Human Resource Management People Management Performance Management

Build effective training program for first-time managers

We have seen the promotion trap in the corporate companies, right? Where a manager is promoted for being good at a job.

Not because he is a good manager. The chosen individuals mainly for the new managers are the older employees with higher ambitions and more significant success goals. 

But, why is it essential to have training for the new managers?

We’ve all witnessed the adverse effects of inadequate leadership on a team or a corporation. Underperformance, disengagement, and excessive turnover are all caused due to poor management.

Gone are the days when training was reserved solely for new hires. Companies must build and deliver management-related first time manager training programs that educate new managers about their difficulties and the skills they will need in their new role to ensure better overall outcomes.

These new managers are unlikely to have all of the capabilities they require right now. But, it’s also critical to assist them in becoming the talented leader that the organization requires.

Even if someone is outstanding at their work, becoming a new manager necessitates learning an entirely new set of abilities. They no longer have to manage just themselves; they now have to manage a complete team.

Steal some tips for building an effective training program. Because growth always comes with the right skills and implementation of learning, right?

Tips for building an effective training program for first-time managers:

Management classes for new managers must be tailored to the individual.

When it comes to bringing your new manager training forward, you must become personal. It is essential to focus on the essential skills that the new manager lacks and polishing the ones that they already have.

Training for new managers should be available on demand (and virtually).

It is quite important to offer just-in-time training to new managers when and where required. To capture millennial attention, consider virtual Learning, Experiential Learning, and other effective methods of Learning.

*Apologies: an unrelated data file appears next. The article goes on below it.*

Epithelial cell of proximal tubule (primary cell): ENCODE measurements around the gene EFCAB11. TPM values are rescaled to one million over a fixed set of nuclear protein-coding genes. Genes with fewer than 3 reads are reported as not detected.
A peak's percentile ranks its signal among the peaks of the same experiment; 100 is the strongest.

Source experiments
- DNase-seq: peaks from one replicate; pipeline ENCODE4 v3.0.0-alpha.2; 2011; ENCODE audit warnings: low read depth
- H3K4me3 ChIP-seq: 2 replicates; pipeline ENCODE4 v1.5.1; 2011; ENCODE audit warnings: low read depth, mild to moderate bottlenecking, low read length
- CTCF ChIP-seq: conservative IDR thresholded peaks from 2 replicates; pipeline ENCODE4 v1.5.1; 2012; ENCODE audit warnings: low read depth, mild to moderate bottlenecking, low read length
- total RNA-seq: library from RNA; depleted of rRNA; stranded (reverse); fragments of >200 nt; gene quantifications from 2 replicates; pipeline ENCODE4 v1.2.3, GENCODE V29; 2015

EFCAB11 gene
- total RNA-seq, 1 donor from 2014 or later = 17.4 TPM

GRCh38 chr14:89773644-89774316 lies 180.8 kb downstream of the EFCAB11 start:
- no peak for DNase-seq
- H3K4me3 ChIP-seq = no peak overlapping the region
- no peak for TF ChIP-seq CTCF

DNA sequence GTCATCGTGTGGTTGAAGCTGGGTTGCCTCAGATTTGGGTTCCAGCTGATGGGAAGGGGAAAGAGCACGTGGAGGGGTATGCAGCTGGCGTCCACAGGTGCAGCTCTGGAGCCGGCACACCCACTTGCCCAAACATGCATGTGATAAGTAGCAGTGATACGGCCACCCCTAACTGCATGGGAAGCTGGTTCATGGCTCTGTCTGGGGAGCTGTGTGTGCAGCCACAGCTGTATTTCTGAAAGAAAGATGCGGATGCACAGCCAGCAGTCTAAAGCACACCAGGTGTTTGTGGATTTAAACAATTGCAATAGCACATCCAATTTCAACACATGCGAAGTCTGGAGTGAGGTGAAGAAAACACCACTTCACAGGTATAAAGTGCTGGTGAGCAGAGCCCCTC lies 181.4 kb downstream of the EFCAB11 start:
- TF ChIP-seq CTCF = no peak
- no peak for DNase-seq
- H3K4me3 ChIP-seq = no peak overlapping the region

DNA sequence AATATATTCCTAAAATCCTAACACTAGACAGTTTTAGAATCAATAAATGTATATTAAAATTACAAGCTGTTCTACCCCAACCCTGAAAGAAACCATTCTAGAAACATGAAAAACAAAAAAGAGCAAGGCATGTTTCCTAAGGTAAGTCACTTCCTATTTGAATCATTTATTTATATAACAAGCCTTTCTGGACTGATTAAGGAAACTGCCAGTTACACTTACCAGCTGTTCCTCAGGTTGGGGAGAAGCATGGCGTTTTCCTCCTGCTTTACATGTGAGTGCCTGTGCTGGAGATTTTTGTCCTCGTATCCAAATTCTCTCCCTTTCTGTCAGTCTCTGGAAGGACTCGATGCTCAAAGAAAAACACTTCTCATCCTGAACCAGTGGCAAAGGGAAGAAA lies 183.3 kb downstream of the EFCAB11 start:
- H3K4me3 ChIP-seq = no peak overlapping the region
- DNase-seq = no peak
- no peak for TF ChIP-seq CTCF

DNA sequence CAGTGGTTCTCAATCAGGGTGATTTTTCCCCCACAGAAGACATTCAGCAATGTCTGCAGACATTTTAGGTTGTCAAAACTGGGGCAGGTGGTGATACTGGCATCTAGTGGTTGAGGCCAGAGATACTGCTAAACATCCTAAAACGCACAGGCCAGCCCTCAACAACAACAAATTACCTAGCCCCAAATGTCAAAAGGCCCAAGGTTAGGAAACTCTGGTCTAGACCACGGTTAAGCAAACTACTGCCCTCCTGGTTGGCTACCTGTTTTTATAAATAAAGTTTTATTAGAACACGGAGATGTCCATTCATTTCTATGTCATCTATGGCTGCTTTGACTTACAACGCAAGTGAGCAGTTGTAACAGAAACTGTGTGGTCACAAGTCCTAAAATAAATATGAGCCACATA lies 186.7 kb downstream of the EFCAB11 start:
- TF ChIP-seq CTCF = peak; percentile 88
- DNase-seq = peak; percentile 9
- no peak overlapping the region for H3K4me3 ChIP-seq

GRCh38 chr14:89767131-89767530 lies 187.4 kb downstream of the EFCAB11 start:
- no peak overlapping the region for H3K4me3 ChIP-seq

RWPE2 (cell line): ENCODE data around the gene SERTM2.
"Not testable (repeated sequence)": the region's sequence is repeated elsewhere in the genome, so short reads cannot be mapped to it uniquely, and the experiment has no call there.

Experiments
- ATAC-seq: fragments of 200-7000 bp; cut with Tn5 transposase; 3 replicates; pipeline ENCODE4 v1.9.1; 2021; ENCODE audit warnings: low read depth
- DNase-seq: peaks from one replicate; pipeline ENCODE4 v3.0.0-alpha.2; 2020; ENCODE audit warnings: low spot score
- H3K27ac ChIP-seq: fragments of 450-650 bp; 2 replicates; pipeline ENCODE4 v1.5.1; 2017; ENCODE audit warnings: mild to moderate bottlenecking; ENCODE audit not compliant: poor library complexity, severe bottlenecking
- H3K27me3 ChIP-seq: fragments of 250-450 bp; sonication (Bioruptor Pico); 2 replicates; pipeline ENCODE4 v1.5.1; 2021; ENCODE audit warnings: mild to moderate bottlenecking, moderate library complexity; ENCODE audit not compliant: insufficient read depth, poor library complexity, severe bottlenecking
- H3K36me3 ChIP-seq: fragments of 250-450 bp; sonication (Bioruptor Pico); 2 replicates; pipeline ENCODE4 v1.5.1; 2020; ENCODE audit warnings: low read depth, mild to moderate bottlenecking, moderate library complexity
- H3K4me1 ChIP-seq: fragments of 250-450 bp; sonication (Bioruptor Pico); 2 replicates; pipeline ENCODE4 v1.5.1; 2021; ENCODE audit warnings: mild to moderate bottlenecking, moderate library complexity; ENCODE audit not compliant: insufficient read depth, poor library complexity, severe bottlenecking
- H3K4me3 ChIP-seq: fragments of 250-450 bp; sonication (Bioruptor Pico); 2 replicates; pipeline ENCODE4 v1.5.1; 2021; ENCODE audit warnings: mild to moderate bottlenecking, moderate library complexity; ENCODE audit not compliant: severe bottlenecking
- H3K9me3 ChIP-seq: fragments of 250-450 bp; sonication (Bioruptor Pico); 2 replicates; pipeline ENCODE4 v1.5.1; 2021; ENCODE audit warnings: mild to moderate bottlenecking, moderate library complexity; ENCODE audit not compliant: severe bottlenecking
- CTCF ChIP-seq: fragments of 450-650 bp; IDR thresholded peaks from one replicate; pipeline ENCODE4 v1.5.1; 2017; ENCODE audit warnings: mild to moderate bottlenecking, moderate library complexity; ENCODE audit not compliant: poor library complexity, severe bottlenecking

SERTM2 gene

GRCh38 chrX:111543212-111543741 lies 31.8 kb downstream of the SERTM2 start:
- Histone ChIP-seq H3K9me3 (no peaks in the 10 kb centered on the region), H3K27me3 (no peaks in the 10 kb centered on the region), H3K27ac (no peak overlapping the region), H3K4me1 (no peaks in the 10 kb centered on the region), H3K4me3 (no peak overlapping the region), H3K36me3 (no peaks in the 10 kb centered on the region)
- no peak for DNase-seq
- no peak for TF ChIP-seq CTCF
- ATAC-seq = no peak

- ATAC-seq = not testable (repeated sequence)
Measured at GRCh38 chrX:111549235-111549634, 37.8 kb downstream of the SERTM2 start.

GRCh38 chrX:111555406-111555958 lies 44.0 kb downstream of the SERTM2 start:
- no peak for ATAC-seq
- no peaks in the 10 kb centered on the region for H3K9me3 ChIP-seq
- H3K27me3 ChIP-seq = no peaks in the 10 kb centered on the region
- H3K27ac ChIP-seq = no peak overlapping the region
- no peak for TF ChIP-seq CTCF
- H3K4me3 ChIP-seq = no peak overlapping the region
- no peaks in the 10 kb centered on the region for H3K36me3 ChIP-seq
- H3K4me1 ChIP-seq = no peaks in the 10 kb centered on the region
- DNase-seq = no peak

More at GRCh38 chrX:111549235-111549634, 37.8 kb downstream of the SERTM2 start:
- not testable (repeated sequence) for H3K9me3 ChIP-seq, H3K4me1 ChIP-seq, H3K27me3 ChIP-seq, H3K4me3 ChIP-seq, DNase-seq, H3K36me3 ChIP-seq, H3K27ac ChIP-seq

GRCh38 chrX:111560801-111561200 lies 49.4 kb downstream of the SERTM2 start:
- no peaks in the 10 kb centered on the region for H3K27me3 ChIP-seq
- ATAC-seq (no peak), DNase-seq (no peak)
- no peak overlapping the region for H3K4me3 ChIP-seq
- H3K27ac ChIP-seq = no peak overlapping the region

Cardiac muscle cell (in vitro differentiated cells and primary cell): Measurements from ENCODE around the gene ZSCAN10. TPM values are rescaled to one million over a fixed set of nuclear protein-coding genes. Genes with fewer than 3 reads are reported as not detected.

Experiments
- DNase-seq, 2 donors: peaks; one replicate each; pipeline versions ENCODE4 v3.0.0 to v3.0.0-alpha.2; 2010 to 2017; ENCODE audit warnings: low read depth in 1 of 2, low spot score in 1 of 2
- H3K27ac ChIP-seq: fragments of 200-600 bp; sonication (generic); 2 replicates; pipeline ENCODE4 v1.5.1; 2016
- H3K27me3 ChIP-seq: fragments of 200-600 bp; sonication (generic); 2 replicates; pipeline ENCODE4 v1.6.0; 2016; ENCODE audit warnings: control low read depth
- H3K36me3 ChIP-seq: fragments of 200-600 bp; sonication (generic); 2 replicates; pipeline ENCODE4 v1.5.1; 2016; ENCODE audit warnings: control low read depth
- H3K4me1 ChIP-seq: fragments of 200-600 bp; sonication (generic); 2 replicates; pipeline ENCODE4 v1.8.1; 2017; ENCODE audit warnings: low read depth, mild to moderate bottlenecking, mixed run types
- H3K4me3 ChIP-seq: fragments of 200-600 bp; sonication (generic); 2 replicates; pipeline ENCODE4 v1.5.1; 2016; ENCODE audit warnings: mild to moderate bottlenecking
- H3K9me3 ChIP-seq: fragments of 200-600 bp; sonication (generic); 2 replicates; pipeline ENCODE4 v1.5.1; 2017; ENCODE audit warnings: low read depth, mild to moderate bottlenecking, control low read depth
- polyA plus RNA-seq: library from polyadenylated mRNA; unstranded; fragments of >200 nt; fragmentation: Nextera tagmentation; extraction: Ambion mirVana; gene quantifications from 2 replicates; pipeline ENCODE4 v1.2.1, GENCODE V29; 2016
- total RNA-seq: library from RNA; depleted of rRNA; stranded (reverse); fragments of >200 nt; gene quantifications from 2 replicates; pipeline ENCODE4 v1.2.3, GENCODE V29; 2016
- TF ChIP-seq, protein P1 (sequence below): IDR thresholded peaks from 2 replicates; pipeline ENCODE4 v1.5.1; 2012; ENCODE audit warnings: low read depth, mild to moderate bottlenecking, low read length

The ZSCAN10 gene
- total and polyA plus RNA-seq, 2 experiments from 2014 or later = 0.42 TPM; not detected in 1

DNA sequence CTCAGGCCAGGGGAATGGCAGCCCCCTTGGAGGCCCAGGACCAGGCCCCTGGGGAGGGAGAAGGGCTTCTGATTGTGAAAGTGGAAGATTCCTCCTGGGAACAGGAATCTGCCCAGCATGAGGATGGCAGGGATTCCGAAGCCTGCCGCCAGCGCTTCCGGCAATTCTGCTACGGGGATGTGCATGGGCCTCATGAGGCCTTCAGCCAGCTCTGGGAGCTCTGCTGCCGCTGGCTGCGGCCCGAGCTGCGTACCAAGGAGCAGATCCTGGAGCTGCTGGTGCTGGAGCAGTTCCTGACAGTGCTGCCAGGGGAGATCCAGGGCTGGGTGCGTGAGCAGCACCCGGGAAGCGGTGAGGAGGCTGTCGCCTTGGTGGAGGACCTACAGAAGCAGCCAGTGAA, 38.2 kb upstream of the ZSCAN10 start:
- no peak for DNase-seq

The training of new managers should be repeated and revised.

Consider the more effective cycle of training-application-assessment-training instead of dumping material in one boot camp-style training session.

This style of training accomplishes more than simply disseminating information. It helps managers develop skills that they may use in a variety of scenarios.

Management education must consider the long term.

Management classes for new managers are required in sectors that are changing continuously.

In addition, rather than offering a static set of technical abilities, it should focus on cultivating soft skills and relationships throughout time. Here are some other essential skill sets to be focused on.

1. Communication skills

Employee engagement, professional development, and team trust are all dependent on effective communication. Employees that have good working relationships are happier. A manager must be aware of how to encourage good communication.

It’s just as critical for a first-time manager to communicate well with their team as it is for them to communicate well with those higher up in the organization hierarchy.

2. Leadership qualities

To lead a team, the new manager must see past attitudes and concentrate on behavior. When evaluating a team member’s performance, one clever technique to achieve this is to use only accurate information.

A competent manager avoids expressing personal thoughts about team members because it can be perceived as biased. It will also assist team members in maintaining a sense of self-confidence and self-esteem.

3. Mentoring and guiding abilities

A manager’s responsibilities include mentoring and coaching team members toward greater results. A manager should discern when a team member’s performance needs to be improved and whether training or coaching is required.

4. Delegating tasks

The necessity to delegate is unavoidable now that your new manager has a crew to assist them in getting things done.

Delegation entails determining precisely what to delegate and who is the ideal person for the job. 

5. Developing performance goals

Goal setting encourages team members to see how their efforts contribute to the organization’s overall success. This fosters a sense of belonging and community building.  

6. Promoting Discipline

Disciplinary issues occur in nearly every workplace. It’s critical to handle these difficulties with caution and train new managers to deal with “sticky” problems.

If left unaddressed, performance issues can worsen, affecting the workplace climate and employees’ work quality.

7. Managing complaints and conflicts

Any new manager who wishes to maintain a level of trust among their staff must take complaints into account and respond appropriately. When a conflict arises, it has a significant influence on a team’s productivity.

To create a better workplace, the new managers must be competent in handling any complaints and conflicts.

Not just these, but various other skills are essential for a new manager based on the company and the organization. 


With newer managers’ roles, there come various new opportunities as well as challenges. To ensure that the new manager can handle everything at hand and ensure a higher productivity rate for the entire organization, it is essential to provide them with a customized first time manager training program.



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